By Dana G. Smith, California Health Care Foundation, August 1, 2019
When babies are born dependent on opioids, typically they are whisked away from their mothers, put into the neonatal intensive care unit (NICU), dosed with morphine to get them through withdrawal, and gradually weaned off the drug—a process that can take weeks.
Research now suggests that this long-established standard of care may be the worst way to care for a newborn with opioid dependency, or neonatal abstinence syndrome (NAS). The NICU is busy, noisy, and bright, filled with beeping machines, other crying babies, and bustling nurses. Infants are fed not when they’re hungry but every three hours on a schedule. When they cry, there may be no one to hold them if the nurses are busy attending to other babies. And when they finally can sleep, they may be awakened to be poked and prodded for medical tests and treatments.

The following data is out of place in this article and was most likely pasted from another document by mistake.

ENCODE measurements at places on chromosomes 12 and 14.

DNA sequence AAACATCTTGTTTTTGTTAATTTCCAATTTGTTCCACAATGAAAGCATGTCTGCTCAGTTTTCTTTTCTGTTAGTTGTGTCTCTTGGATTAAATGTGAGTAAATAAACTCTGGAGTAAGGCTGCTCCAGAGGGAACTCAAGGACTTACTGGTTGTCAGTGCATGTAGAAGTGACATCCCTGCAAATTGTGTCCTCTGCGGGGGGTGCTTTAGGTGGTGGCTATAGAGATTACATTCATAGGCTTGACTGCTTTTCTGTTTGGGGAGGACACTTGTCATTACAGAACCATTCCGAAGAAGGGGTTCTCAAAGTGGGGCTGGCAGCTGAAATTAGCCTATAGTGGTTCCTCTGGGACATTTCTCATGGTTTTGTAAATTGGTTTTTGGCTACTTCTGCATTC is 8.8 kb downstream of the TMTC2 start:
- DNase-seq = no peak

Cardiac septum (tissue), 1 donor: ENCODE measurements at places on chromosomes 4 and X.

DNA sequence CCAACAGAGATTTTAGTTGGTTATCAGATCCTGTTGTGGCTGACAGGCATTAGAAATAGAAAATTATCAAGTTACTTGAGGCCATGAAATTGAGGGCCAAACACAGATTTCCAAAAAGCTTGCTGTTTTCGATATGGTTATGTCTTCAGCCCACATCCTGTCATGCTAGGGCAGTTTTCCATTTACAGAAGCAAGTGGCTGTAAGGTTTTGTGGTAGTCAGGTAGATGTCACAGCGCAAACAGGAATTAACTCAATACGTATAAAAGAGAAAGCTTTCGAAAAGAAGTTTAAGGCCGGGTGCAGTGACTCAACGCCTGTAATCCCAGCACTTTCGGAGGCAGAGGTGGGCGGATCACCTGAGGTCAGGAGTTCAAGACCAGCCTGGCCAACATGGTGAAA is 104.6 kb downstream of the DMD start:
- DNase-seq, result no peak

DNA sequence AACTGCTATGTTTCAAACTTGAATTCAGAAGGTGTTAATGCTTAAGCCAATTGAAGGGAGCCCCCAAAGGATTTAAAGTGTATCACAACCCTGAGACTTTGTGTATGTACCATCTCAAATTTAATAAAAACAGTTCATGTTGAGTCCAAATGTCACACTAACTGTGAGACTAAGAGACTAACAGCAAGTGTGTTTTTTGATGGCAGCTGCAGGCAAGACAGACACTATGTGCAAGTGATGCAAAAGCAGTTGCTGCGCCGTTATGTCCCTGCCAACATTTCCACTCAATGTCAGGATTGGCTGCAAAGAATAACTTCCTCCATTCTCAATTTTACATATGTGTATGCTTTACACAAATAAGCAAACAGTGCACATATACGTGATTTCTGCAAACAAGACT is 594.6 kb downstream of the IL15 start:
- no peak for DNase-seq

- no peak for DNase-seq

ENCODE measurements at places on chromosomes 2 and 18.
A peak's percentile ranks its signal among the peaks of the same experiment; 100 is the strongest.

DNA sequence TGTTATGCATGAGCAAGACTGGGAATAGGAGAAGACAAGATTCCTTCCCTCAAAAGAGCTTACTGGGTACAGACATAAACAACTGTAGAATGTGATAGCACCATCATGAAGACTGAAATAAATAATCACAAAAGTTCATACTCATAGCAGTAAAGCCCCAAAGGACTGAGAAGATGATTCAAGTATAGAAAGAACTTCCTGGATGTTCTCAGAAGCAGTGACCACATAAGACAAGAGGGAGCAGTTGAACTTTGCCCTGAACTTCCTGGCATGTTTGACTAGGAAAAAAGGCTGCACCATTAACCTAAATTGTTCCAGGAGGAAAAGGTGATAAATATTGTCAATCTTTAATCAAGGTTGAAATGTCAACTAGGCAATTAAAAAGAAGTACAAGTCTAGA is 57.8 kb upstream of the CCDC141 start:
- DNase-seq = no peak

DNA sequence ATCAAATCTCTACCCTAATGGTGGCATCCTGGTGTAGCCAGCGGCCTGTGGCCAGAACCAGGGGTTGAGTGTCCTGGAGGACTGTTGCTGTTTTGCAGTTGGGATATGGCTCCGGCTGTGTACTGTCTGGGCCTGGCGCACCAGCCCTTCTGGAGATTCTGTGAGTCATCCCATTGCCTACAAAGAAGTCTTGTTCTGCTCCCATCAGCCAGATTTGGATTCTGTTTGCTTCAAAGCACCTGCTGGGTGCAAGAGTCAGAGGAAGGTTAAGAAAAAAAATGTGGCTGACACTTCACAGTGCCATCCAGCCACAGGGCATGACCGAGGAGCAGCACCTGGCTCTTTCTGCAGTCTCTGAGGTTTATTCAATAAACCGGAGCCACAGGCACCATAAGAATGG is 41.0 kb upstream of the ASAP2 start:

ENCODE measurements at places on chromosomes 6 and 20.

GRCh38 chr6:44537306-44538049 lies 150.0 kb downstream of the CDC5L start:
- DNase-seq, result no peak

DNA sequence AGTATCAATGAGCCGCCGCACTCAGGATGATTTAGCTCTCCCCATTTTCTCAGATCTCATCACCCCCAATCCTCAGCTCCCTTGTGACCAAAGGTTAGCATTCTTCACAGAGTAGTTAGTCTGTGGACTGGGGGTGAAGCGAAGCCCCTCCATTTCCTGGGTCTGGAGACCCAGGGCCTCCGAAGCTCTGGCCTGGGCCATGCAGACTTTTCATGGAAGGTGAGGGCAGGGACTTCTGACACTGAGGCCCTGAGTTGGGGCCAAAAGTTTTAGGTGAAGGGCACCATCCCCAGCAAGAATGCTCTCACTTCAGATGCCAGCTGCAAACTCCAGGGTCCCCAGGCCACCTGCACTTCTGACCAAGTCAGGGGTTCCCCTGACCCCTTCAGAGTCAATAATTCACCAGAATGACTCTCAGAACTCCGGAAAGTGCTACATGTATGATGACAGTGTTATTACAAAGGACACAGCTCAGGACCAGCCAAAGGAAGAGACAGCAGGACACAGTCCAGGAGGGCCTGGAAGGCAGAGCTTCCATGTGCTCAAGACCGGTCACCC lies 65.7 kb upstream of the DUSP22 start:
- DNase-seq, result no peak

A new initiative is turning NAS treatment on its head with a shockingly simple concept: treat the baby like a baby and the mom like a mom. Keep the baby and the mother together. Keep the baby out of the NICU. And don’t give the baby opioids unless absolutely necessary.